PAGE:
“When we … looked at how best to enter (the Asian market), being the size that we are, we liked the aspect of Hong Kong being very advanced in its (technological) infrastructure, with close ties to the Chinese government,” says Mr. Davison. “We took the decision 12 months ago to (get into the Hong Kong market), and in a very short time, it’s proven beneficial for getting products into China.”
Already, the company is in trials with a reseller in Hong Kong and four others in China, and it recently signed a significant deal with global manufacturer Christie Digital to install its telecollaboration systems in Shenzhen, Beijing and Shanghai. As well, it’s been able to seize on opportunities in the Hong Kong strongholds of finance, health care, logistics, manufacturing and software development.
Even companies that don’t necessarily see Hong Kong as an end market are keen to have their operations there in order to capitalize on the region’s strengths.
“With a lot of these massive projects (in China), the expertise often has to be brought in from somewhere on how to manage and finance them … and the managers are likely to be from the Hong Kong region,” notes OCRI’s Mr. Darch. “The emerging role of Hong Kong is as a major service centre for a lot of these projects undertaken in China.”
Solar cell maker Cyrium Technologies is an example of a firm that isn’t directly targeting Hong Kong business, but that sees opportunities in forging ties with the region. In February, the company launched operations in Hong Kong and hired a general manager for the office, with the view of using the location as a “business staging area” for China and the rest of the Asia Pacific region, says CEO Harry Rozakis.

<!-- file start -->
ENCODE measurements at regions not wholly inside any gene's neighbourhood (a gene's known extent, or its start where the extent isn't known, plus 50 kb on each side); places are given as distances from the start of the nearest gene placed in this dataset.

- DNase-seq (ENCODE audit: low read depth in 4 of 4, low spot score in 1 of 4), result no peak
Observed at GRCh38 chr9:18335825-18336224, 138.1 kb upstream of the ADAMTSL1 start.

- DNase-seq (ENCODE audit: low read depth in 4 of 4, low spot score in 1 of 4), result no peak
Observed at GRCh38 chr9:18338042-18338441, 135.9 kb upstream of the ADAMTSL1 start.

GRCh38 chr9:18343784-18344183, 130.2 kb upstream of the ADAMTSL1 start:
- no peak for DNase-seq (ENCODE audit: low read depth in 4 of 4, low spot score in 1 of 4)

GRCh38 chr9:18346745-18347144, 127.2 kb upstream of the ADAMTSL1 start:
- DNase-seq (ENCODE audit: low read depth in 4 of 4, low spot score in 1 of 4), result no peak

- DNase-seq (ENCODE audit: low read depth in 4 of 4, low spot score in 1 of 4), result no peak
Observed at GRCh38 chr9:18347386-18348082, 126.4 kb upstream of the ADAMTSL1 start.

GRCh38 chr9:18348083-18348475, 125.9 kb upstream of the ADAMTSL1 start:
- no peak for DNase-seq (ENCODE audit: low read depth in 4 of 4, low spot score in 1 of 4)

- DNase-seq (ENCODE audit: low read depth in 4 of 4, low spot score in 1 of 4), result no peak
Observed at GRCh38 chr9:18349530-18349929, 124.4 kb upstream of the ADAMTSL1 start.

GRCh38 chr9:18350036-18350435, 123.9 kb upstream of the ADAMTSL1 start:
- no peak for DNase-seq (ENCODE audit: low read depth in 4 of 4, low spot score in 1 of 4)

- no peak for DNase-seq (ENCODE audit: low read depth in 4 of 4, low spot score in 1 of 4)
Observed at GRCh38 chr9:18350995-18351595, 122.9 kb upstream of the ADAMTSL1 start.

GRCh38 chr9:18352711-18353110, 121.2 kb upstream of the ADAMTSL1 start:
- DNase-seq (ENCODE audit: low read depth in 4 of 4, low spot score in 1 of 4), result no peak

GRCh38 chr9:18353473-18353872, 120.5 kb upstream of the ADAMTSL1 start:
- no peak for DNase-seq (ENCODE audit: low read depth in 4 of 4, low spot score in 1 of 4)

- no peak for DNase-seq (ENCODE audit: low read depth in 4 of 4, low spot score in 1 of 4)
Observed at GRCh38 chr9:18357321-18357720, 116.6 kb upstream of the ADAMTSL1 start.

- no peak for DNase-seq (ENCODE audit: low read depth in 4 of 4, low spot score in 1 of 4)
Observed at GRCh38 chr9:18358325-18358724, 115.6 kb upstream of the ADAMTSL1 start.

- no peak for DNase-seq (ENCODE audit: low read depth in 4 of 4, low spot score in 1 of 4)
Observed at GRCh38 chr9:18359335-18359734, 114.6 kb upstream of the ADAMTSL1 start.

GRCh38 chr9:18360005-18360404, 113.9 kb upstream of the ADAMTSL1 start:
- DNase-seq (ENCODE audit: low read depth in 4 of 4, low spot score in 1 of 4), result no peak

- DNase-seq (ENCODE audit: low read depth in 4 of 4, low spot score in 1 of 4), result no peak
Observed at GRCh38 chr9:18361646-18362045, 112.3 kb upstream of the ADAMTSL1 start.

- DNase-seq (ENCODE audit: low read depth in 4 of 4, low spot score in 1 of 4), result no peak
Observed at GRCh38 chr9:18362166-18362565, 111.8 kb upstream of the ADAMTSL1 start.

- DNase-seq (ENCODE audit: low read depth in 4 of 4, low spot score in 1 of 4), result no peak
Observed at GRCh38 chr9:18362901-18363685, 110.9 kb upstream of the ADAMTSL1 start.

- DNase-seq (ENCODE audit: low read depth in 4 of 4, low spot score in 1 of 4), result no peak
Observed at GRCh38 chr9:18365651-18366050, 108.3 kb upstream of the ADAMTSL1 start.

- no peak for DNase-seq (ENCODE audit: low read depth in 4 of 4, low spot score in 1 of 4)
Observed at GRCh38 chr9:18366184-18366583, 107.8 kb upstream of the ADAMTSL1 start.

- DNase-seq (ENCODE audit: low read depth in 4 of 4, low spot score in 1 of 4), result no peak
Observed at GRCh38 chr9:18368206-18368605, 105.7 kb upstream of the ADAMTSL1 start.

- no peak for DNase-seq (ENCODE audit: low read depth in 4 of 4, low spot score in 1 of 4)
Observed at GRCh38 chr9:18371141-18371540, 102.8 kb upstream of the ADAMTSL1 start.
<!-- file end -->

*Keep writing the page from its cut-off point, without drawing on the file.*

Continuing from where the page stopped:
“By establishing a Hong Kong presence, we’re gaining increased exposure as a company … and it’s easier from a business standpoint, not only because we’re doing business in real time, but also there’s a certain comfort level when talking to wholly owned Chinese firms or state enterprises,” says Mr. Rozakis, who worked in Asia for more than 30 years before taking Cyrium’s helm in 2009.
Cyrium’s concentrator photovoltaic cells, or CPVs for short, are already installed in a 200-kilowatt solar project – currently China’s largest deployment of CPVs – through a partnership with manufacturer Suntrix.
But given how quickly things are ramping up in that market, the company isn’t resting on its laurels, which is where its Hong Kong general manager Nelson Fan comes in, says Mr. Rozakis.
“Because of the relationship (Mr. Fan) has established with Suntrix in Shanghai, we’re beginning to create more relationships in China,” Mr. Rozakis says. “Our Hong Kong guy is always on the go.”
It’s a play that’s paying off for Cyrium and its compatriots in the race to nab Chinese ICT and clean-tech business. “Our presence in Hong Kong and the ability to work on a daily business with (China’s utility companies) has really created brand recognition in China,” says Mr. Rozakis.
“It’s amazing to think that for a little Ottawa company with 20 people, if you go to Hong Kong and China and ask who the leading company of CPV cells is, that people would recognize Cyrium.”